Putting Required into Reading
Being a part-time university/college student doesn't mean I'm free from required reading lists, and when I was first stepped into the world of "English Majors", I was very excited to receive my first required reading books.
Subsequently, I wanted to do this.
As the wise Wes Ayers from The Archived trilogy said,
Requirement ruins even the best of books.
BUT DOES IT?After two years and counting, I've come to acknowledge the fact that it's my problem of being unable to conquer classics, or books of the 18th and 19th centuries, or Shakespeare's texts. Here are some of the texts I'm supposed to have fully read but really, I've skimmed them for the sake of writing assessments and examinations.
- Shakespeare's Macbeth
- Shakespeare's The Tempest
- Charlotte Brontë's Jane Eyre
- Jane Austen's Mansfield Park
And for this semester, here are some of the books I'm supposed to be tackling,
- Daniel Defoe's Moll Flanders
- Jane Austen's Persuasion
- Fanny Burner's Evelina
- Arundhati Roy's The God of Small Things
- Jeanette Winterson's Oranges Are Not The Only Fruit
Admittedly, when I also saw Pride & Prejudice alongside Persuasion, I was slightly mollified because it was the one book I had read up to 60% before I gave up. It's probably a sign that I should try harder, which I am! I'm about one-fifth into Moll Flanders, and I have an essay about it due next Monday. I think I'm on a good course, now that I know what my problem is.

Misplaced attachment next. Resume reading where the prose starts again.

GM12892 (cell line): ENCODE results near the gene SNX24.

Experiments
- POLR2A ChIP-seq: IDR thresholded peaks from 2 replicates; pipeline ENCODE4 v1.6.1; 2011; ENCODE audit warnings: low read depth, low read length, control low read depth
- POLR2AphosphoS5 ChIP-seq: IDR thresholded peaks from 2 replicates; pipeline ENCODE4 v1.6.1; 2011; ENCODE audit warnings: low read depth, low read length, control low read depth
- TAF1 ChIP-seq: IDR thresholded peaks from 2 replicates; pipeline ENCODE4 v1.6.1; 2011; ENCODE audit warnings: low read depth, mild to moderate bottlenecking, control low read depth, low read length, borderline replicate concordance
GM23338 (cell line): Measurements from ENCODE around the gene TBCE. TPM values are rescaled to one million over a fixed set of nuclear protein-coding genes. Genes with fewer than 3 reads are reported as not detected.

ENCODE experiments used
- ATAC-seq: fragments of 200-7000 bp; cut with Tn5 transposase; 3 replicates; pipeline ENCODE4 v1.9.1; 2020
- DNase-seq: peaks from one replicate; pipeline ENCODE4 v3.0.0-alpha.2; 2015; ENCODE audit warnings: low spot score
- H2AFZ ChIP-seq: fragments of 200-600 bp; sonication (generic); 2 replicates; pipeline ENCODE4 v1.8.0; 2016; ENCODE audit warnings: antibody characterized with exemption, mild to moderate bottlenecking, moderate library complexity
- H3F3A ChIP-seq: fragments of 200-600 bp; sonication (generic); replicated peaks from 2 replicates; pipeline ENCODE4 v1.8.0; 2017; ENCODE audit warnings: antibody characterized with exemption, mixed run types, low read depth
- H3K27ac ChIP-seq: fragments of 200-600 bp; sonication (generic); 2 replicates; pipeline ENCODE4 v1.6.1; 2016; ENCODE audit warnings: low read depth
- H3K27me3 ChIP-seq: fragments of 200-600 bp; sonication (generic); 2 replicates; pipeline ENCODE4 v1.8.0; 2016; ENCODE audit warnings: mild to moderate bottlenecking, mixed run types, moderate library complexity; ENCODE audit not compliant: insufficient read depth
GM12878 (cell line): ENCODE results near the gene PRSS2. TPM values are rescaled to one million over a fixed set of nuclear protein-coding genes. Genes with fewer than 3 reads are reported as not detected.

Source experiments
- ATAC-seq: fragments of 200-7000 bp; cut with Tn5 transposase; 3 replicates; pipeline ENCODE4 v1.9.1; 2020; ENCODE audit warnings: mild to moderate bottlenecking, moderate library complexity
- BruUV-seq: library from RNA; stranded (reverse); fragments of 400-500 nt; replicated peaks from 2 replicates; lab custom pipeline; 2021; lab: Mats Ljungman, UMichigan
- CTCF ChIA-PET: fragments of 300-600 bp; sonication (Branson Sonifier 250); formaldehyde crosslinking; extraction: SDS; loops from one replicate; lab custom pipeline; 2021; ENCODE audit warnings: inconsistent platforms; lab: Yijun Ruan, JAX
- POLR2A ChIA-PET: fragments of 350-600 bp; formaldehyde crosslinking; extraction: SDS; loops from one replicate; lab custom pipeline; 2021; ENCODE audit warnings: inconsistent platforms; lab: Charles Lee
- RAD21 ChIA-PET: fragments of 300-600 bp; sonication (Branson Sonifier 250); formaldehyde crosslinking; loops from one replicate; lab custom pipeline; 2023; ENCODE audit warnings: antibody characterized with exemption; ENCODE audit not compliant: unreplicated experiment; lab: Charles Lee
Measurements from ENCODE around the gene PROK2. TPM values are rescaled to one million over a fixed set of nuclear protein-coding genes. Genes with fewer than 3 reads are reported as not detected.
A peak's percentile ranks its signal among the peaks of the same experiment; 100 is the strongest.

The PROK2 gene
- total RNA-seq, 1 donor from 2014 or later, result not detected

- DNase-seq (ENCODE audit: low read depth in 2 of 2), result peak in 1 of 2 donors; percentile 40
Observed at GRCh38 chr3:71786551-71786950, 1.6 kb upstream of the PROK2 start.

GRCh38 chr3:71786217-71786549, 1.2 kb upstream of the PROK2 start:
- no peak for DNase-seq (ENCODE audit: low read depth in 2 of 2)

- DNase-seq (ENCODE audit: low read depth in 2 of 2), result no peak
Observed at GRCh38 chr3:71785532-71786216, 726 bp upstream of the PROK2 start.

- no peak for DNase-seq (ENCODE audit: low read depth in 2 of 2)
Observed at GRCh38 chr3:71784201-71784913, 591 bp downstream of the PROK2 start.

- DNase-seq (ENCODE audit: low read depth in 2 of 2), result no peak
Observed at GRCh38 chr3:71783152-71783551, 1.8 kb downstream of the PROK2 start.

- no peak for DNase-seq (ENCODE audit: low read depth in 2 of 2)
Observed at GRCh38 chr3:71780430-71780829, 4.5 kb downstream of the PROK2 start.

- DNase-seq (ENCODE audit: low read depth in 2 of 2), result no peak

I'm beginning to feel that it's the type of hand that the books were written in that deter me so much from reading. I am at least, somewhat looking forward to reading The God of Small Things. Plus, if you think that I did not complete ALL the books on my required list, then you're a little wrong. There are books from certain modules that I've completed, such as,
- E.B. White's Charlotte's Web
- Karen Levine's Hana's Suitcase
- Robert Louis Stevenson's Strange Case of Dr Jekyll & Mr Hyde
There are also books that I'm interested in completing but my books are out on loan to others and have not returned... (I am actually rather worried, lol!) One of which I enjoyed is Joyce Carol Oates' Wild Nights!.
I also think the lecturers and tutors that assist you in breaking down the book plays a big part in making the "requirement" part more fun, especially when analysing. I've been in a 19th century literature class that makes me want to cry, even though I was quite interested in Jane Eyre (because of Charlene @ Bookish Whimsy, if nothing else, haha). Then I've also been in a Jacobean Drama class that I had been apprehensive in enrolling because of the time period (dude, 1500s to 1600s!!), BUT the lecturer was so enthusiastic and passionate about the subject that I found the plays hilarious even though they were little monsters waiting to eat me up.
At the end of the day, many factors play into it. Mostly personal and situational, but the books are innocent! But I feel that if someone gave me the books for free waaaaaaay before the classes, I'll happily eat them all up. The idea of having to use the novel as a textbook probably puts me off more than I am consciously aware of, in addition to the many self-serving justifications I have tried to use above. /coughs
What do you think about "required" readings? Anyone else having problems tackling their required readings?